The Arduino is an extremely popular microcontroller for open source DIY hardware hacking projects. There are many flavors of Arduino, and for this project we'll use an Arduino UNO. All Arduino's have a well-defined GPIO interface supporting "Shield" boards providing customized capabilities. The GPIO pins can be connected to your DIY hardware, or to 3rd party Shields, for which there are many suppliers. That's what makes the Arduino so interesting to regular folk like you and me. There's a whole slew of microcontroller chips and boards targeted to commercial and industrial systems. That's not who we are, we're hacking away in a spare bedroom.

With this article we'll take a first step or two to get an Arduino connected to our computer, get accustomed to the IDE, and upload a couple simple programs. Down at the bottom are a few videos.

In China you can build your own iPhone from spare parts

(Apr 12, 2017) This American entrepreneur goes to Shenzen China frequently. As he observed the scene over several months, it came to mind the electronics shops carry enough spare parts one could assemble their own iPhone. From spare parts, plus specific shop workers with the specialized skills for correct assembly. The big time-saver is to buy a working logic board, rather than soldering components onto an unpopulated logic board. But, with perseverance, and the willingness to traverse chaotic crowded markets, the parts are not only available, but it's possible to find iPhone-compatible backs with designs Apple never thought of. The video takes us on the journey, showing us the insides of not only the Shenzen markets but some snippets of electronics disassembly/recycling operations.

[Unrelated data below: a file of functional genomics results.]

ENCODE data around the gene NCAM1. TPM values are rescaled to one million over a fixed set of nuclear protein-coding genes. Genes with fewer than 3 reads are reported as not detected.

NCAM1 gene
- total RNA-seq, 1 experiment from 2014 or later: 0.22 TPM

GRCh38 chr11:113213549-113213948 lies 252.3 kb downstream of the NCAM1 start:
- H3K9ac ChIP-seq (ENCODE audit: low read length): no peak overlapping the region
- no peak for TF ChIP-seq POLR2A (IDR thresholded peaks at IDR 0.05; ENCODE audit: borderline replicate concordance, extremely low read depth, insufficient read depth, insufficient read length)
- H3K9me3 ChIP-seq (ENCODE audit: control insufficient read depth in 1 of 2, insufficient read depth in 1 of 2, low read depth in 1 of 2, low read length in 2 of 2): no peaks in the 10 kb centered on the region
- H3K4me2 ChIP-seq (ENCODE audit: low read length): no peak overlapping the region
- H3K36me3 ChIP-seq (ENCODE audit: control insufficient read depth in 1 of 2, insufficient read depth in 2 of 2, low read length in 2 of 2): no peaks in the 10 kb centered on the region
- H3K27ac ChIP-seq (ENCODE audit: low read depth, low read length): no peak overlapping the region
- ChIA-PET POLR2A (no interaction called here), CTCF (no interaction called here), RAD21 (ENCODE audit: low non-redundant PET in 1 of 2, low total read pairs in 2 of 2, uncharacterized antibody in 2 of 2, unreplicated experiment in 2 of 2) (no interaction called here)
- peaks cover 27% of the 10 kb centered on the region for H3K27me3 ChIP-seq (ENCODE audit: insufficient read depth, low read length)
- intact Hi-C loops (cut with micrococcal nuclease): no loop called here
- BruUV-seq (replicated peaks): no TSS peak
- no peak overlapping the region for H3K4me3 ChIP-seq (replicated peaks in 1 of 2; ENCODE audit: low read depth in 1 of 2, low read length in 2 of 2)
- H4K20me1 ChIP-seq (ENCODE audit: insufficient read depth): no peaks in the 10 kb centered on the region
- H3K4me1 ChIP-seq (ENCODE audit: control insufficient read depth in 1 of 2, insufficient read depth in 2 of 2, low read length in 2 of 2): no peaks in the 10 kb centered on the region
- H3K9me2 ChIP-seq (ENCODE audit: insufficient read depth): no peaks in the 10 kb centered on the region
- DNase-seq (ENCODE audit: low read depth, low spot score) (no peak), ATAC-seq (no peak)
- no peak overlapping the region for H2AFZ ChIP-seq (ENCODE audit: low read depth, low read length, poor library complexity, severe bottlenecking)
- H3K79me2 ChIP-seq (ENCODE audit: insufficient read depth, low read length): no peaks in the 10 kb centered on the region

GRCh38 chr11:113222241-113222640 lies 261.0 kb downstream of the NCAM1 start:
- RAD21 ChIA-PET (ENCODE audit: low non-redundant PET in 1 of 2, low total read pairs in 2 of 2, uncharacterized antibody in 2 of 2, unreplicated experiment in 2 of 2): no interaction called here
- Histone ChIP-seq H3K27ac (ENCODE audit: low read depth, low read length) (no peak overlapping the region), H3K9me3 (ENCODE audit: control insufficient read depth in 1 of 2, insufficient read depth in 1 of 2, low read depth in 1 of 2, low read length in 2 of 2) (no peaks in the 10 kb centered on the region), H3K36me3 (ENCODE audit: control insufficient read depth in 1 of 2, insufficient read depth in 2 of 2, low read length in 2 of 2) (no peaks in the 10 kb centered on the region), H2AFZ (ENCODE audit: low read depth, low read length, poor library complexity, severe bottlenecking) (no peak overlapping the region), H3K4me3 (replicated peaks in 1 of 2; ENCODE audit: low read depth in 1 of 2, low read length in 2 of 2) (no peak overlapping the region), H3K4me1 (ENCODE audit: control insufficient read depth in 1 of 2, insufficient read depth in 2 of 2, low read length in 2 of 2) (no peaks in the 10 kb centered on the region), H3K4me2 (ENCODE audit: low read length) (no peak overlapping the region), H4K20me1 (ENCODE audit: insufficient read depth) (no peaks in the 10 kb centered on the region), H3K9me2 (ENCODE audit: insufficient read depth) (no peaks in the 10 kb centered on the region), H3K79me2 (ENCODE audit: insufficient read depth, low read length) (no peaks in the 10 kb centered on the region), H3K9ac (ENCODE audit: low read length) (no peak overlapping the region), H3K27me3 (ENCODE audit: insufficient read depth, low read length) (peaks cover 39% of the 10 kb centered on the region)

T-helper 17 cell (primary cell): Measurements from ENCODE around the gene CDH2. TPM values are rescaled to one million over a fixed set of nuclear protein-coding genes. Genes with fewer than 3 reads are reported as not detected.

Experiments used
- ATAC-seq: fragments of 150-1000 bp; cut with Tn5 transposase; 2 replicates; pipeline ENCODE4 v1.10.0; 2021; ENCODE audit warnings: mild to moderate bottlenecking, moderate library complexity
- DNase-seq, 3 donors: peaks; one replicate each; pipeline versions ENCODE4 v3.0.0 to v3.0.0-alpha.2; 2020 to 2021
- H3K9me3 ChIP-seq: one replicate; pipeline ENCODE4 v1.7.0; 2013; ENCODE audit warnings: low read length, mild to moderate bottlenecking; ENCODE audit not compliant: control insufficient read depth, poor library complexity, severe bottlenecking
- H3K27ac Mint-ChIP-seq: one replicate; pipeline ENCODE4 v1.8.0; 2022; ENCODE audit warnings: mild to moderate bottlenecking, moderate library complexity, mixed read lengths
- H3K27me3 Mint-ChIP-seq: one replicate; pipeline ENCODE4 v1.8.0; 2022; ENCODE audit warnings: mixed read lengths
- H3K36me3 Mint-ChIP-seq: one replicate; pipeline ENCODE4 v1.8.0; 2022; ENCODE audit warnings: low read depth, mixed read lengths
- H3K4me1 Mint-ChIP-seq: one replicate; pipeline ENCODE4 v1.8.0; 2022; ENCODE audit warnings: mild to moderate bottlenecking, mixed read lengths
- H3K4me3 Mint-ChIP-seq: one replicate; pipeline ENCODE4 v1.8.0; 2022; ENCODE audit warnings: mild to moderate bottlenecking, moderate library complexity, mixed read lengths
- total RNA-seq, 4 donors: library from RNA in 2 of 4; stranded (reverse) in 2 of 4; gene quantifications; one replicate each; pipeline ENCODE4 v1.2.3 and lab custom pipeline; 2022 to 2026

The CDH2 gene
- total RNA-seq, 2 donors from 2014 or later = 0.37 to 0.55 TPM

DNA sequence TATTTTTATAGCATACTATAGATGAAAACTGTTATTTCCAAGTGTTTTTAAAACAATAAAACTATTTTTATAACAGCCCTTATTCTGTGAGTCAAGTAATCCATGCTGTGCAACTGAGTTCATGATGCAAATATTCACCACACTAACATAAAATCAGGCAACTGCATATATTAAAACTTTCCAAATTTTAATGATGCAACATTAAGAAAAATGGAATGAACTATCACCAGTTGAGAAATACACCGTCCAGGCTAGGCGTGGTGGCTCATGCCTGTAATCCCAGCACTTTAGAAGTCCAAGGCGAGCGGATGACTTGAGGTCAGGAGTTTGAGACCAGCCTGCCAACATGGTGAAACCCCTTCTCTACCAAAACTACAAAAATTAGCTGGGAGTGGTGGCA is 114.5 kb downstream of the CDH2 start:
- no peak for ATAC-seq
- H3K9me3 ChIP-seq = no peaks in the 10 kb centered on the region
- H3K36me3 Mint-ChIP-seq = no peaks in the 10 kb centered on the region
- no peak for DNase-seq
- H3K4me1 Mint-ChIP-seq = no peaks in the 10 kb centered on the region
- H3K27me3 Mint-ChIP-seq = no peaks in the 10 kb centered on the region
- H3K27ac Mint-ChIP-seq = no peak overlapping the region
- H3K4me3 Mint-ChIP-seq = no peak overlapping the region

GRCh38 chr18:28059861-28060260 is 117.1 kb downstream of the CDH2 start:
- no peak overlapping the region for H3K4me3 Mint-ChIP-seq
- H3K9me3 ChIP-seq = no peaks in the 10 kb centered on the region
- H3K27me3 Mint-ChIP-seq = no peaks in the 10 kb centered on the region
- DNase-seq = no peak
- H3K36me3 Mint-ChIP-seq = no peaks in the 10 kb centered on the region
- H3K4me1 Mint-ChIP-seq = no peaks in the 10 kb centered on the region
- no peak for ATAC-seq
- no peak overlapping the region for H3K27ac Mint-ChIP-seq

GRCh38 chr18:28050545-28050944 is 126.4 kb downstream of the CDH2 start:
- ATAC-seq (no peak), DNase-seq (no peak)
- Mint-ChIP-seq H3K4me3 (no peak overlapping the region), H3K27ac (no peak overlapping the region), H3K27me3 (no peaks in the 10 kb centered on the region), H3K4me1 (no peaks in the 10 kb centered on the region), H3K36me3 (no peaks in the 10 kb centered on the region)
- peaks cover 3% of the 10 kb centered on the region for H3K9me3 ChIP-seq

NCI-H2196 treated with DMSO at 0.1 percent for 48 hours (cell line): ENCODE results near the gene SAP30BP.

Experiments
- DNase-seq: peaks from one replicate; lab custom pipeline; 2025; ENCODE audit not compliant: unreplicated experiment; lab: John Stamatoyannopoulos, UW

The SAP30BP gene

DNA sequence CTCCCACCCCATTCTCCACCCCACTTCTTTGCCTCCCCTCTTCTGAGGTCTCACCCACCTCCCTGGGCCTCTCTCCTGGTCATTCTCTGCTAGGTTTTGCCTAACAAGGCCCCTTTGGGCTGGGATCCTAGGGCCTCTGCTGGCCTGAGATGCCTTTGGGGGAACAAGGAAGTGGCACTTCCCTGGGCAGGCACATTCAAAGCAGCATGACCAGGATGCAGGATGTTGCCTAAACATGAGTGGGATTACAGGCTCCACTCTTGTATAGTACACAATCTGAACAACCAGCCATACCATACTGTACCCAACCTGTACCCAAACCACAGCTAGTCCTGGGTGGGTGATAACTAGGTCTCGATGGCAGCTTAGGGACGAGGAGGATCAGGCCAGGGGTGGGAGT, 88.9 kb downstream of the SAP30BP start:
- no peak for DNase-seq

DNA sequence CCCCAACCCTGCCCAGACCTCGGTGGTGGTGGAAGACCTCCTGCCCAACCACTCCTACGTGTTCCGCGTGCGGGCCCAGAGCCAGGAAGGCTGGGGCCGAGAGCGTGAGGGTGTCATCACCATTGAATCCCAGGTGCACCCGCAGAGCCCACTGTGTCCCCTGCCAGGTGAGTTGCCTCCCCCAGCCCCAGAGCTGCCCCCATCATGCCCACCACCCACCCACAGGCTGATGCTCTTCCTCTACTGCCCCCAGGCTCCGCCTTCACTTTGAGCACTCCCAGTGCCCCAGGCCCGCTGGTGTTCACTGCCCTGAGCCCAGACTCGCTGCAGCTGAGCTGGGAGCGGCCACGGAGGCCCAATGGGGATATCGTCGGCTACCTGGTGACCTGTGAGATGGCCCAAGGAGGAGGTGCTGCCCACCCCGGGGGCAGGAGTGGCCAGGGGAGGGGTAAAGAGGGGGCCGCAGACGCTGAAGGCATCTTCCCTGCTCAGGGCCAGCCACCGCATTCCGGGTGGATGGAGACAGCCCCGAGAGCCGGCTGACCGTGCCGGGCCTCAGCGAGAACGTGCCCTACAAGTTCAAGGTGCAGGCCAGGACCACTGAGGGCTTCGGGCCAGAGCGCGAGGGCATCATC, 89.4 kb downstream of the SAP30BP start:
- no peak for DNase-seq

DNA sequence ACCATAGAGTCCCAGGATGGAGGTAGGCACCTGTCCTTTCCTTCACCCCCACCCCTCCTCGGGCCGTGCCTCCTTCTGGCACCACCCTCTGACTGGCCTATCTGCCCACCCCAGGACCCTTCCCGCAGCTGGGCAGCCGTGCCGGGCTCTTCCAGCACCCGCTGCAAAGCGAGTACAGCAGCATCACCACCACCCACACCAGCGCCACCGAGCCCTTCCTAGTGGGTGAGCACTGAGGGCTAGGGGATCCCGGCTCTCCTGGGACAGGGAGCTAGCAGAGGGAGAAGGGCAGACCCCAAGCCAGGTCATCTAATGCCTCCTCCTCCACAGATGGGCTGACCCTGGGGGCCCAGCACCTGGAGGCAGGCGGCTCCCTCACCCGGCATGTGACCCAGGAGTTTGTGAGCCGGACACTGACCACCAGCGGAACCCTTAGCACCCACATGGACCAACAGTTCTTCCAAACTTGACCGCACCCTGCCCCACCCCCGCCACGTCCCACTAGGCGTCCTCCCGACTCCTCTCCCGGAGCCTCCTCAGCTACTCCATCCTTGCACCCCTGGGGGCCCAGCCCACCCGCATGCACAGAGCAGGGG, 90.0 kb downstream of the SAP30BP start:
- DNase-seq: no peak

SSD drive lifetime expectancy explained

(March 26, 2017) SSD drives are awesome, they're extremely faster than spinning drives, lower weight, lower power consumption, no noise, and are a direct plug-in replacement for spinning drives. Thanks to technology advances the price is falling rapidly making them more feasible every day. The problem is they're known to suddenly die giving us a fear of losing our data and suddenly having to replace the drive. This video does an excellent job of explaining the reality, and tells us to not panic but instead to make sure to leave lots of free space on the drive.